”We as a country lack the digital expertise that will promote our craft in the music space, and also bring income” – Francis Turay

Written By Francis Turay

We as a country lack the digital expertise that will promote our craft in the music space, and also bring income. Our acts, majority of them are ignorant to the business of digital streaming and that affects them greatly.

Other countries have mastered how these things work long ago, and they are reaping the benefits from it. We must understand that the world has transcended into an era of the internet and if you get to be left behind, that’s the end of it.

Firstly, our acts should understand that these social media platforms are now grounds to promote our course. We often come to Facebook, write about issues affecting “the industry”, which is a myth, and I will tell you again, that idea of we need an organized industry is a myth, “industries” don’t work out there, the acts are individually putting in the work and promote their crafts. The Sierra Leonean population has been clingy to Facebook, which is good, but it’s an enclosed space to attract these tech and streaming platforms, the contents you share here are circulated among ourselves, unlike Twitter which has a better algorithm.

Secondly, it’s high time our acts are to understand that their management if they do have, should master these digital spaces. At a point in time, I worked with Nigerian curators that handle Burna Boy’s streaming numbers, having these facts, gets you to understand where your music is and its growth level. As far as Sierra Leone is concerned we only have two acts that are visible on the digital space (Drizilik and Emmerson), and with no strings attached, they are the biggest online, and that allows them to secure the bag.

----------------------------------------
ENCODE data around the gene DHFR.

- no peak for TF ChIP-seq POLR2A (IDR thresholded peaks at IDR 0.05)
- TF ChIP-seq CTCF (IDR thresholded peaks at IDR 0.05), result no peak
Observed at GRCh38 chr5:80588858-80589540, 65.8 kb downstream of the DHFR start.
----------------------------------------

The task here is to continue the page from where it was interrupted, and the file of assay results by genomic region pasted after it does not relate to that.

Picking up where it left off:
A year ago, we saw how Emmerson sold a whopping sum of his album on iTunes for $ 15.99, which is approximately Le 181,000 and Drizilik did the same for his single “Tell”. At this point, the audience of these two acts digitally is in Europe and America. How many of our acts do have a presence on these streaming platforms other than Audiomack? Let this be known today, for every song they have done and is online, these two acts can tell where the song is playing and how long it is played for, be it on social media or these internet radios. Distributors are an essential part of this business in entirety, as they move to the back end of every social platform to collect your royalties, for any video uploaded to these social media platforms and has your song attached to it.

We can’t tell how our songs are playing and where, we cry behind DJs to do the work these acts are to do individually, which is to understand the business and find distributors to promote their crafts. Not too long ago, I got in touch with two other Sierra Leoneans that understand this business too well and we approached these streaming platforms (Apple Music, Spotify, Deezer) for us to have our playlist as a country, especially for Apple Music, which organizes top hundred songs and albums that are making waves in a country.

It’s almost a year gone now, I wrote the Entertainment Ambassador for us to have a proposal which will be outlined to address these issues. This proposal will be cut across the board to have bloggers, promoters, managements, and even the artiste themselves be oriented about how the business works and the necessary tool and approach they are to adopt. Also, it will include a revolutionary approach in having these streaming platforms have us part of their agenda on the internet, he accorded the idea, but since then, we still left in a position to cry behind DJs for not playing our songs and also forcing a national playlist on the radio which has no benefit towards these artistes, as it doesn’t bring forth any income.

Until we understand these, we can’t get on ours to be among international discussions on these streaming platforms.

Below are stats and data I have curated from last year to now, with respect to our songs, and I learned about these tools from the Nigerians I worked with that were handling Burna Boy’s curating.

©️Francis Turay

Author: Abu Bakarr Jalloh

Abu Bakarr Jalloh is a Sierra Leonean writer, storyteller, Neo Pan-African and founder of The African Dream media platform. Abu Bakarr Jalloh began telling the stories of change-makers in Africa in 2018 as a writer for Salone Messenger. Mr. Jalloh has worked tirelessly to uncover the stories of change-makers in Sierra Leone and the continent of Africa at large. Due to his passion to tell inspiring and compelling African stories, Mr. Jalloh founded The African Dream, an online media platform that tells inspiring and compelling African stories. Contact email: abubakarrjalloh@theafricandreamsl.com WhatsApp: +23276211583

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